There is a magic and a power about three. Three wise men, three kings, three blind mice, when shall we three meet again, three stooges, three musketeers, three little pigs go to market, the holy trinity. You get the idea, there are lots of trios and threesomes out there.
In my speaking and training apprentice days, the rule of thumb was that people can only absorb four ideas or concepts in one presentation or one day’s training. As a result, the great presentations nailed four big points. And that was it. Job done.
In today’s world, where everything seems to be quicker, faster, and brighter against a ridiculous background of endless noise and distraction, the number four has been discounted and become a three. But this really is a good thing. “Four is so 1980’s! Three is the new black!”
- Three is better than Four
I think that Three is the new Four. But, more than that, ‘Trio Management’ (a title I must trademark and copyright) has real power in our communications.
– Three messages are better than four
– Three lines to describe an idea are better than four
– Three bullet points are better than four.
- Examples where Three is better than Four
- a) I was recently given an incomprehensible 80-page briefing document. We condensed it into three powerpoint slides with three bullet points per page. Suddenly the entire purpose and focus became obvious.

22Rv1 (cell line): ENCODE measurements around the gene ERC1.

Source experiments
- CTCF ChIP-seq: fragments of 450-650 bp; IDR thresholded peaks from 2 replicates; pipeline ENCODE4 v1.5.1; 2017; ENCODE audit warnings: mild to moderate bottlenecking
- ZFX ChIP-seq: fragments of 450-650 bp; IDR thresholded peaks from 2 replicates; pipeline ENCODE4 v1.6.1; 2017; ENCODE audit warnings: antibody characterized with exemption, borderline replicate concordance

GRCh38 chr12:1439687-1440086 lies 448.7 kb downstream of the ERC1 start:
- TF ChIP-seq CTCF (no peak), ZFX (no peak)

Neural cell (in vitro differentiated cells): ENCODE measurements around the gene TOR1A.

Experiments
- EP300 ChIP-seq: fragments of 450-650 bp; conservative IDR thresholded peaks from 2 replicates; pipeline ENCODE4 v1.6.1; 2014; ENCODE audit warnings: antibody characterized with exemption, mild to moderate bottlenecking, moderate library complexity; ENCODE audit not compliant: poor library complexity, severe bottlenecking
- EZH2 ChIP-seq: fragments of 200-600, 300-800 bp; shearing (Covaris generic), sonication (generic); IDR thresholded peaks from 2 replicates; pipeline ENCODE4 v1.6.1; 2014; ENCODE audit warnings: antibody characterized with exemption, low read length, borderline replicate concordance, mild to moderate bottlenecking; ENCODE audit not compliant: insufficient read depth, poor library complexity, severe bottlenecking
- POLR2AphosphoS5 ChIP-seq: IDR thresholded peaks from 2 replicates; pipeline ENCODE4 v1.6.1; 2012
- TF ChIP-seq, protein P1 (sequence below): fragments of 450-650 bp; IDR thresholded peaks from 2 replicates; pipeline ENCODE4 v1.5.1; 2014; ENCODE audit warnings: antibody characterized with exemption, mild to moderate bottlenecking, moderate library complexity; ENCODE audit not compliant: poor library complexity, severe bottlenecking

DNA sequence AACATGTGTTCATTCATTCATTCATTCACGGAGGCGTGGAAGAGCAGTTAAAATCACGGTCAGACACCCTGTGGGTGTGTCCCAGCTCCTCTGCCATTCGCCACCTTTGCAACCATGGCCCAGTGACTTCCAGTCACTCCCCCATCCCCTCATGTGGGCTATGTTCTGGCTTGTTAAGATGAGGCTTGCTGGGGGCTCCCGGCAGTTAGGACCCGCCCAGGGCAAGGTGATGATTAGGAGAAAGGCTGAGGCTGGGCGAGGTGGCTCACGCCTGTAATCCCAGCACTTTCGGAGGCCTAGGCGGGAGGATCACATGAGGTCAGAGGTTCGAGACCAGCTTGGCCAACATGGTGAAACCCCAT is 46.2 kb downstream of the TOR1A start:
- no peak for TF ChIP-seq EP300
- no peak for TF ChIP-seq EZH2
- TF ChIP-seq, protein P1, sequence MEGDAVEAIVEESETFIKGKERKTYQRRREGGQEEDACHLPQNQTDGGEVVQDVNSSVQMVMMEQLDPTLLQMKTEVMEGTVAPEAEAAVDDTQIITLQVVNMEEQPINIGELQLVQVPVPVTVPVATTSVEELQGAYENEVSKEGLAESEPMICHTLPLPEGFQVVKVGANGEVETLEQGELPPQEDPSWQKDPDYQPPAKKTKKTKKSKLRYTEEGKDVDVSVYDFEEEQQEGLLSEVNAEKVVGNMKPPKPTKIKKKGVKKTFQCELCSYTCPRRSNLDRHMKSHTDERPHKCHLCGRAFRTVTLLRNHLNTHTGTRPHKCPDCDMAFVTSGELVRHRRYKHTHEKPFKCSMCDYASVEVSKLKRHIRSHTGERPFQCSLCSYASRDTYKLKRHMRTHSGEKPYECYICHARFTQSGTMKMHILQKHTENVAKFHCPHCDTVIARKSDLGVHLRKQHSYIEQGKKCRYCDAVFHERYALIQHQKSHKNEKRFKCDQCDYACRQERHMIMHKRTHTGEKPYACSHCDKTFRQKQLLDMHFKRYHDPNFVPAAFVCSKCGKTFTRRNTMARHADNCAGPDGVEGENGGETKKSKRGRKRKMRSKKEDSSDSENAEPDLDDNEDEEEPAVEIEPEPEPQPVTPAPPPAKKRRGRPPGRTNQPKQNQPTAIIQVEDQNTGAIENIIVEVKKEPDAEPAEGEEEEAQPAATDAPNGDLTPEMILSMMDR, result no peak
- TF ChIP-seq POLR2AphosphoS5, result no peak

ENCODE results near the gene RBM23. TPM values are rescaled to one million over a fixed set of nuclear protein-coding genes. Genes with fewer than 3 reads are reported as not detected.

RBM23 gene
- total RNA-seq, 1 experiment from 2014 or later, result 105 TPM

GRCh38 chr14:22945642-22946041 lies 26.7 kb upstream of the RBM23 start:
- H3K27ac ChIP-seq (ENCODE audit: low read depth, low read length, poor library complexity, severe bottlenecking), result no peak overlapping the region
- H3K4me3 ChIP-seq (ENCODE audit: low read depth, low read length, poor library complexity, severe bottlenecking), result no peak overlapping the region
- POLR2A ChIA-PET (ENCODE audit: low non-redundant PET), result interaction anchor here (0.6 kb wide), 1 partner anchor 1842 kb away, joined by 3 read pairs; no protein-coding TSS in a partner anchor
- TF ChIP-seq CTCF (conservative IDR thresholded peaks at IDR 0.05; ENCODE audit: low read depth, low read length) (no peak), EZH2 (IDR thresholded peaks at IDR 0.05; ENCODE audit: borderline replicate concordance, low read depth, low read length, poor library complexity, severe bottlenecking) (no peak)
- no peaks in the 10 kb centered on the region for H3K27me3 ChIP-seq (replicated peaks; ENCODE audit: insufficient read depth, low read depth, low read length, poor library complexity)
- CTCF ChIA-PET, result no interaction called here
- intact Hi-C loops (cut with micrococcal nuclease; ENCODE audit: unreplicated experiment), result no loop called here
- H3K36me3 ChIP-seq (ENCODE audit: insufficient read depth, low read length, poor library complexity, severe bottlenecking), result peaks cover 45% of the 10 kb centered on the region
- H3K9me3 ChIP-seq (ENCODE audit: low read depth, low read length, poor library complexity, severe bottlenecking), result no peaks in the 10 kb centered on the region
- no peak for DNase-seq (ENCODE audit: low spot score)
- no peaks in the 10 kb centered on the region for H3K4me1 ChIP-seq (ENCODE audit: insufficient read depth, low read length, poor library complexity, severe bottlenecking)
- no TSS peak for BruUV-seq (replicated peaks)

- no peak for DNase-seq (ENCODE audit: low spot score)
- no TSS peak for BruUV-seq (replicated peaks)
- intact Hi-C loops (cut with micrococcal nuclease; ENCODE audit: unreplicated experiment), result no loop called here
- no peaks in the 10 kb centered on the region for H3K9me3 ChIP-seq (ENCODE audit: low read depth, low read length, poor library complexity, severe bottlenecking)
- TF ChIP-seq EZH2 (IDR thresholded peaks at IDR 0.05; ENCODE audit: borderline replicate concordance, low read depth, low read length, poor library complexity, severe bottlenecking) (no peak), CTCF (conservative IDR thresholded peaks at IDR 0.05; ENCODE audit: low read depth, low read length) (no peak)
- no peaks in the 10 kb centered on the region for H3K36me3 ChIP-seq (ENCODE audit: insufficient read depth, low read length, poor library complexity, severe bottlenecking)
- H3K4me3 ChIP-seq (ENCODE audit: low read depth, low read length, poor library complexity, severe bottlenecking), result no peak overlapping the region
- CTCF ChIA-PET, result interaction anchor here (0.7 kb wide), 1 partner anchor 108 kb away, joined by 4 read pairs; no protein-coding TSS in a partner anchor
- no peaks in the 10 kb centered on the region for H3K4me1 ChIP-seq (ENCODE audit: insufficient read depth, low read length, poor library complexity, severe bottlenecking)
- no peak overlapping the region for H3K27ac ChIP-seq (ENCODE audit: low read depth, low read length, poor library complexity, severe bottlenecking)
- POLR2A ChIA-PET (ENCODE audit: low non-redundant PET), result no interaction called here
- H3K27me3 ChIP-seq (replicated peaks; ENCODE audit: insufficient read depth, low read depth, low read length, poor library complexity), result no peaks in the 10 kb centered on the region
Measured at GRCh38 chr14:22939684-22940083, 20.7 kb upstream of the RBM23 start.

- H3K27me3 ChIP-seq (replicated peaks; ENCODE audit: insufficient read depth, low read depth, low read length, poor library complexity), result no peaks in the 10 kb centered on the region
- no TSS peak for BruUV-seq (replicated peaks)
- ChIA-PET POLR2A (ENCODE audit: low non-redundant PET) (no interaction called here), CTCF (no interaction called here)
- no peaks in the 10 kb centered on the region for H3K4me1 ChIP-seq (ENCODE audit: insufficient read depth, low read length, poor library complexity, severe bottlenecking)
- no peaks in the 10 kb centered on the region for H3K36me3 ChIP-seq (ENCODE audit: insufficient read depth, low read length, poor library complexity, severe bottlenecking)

- b) Selling into a global conglomerate, we simplified our presentation to the three big issues, the three big actions and the three key benefits.
- c) A client was heading for a business meltdown. We got him to split the problem into three key areas and got him to agree three key actions under each heading.
- Thought for the Day – what are you going to do about it?
– Which issue could you simplify by breaking it into just three areas?
– Which three of your many clients and potential clients will you contact today?
– What are your three key actions for today?
May the ‘Power of Three’ be with you!
As you can see from the above application of trios, condensing and simplifying to the power of the three really does have a power and an honest simplicity. For instance:
- Describe your business in three words, or
- Describe your ideal client in three words, or
- Describe your big business problem in up to three words.
The three-ing of a description or a target or a problem concentrates the mind in a really valuable and waffle-free manner.
Likewise, you ‘three’ a meeting or a discussion:
- Who are our three biggest competitors?
- What are our three best products?
- What are our three best opportunities to explore?
I think you get the idea.
Even Google and Intel use the Power of 3 in their OKRs (Objectives and Key Results). The challenge is to select 3 objectives only and then 3 key results for each staff member to pursue for each objective. This is a great system for maintaining focus and accountability.
Condensing and simplifying lists to three or three lots of three keeps you thinking crisply and focusing on the big ideas. In effect, you are working the Pareto Principle (AKA The 80/20 Principle) which is also known as the ‘Law of the Vital Few’ or the ‘Law of the Trivial Many’.
I would like to recommend that you start applying a three mentality to some of your communications. People love it.
So, to conclude:
- Recognise the power of three.
- Find times and places where you can communicate using the power of three.
- Just do it (three words!)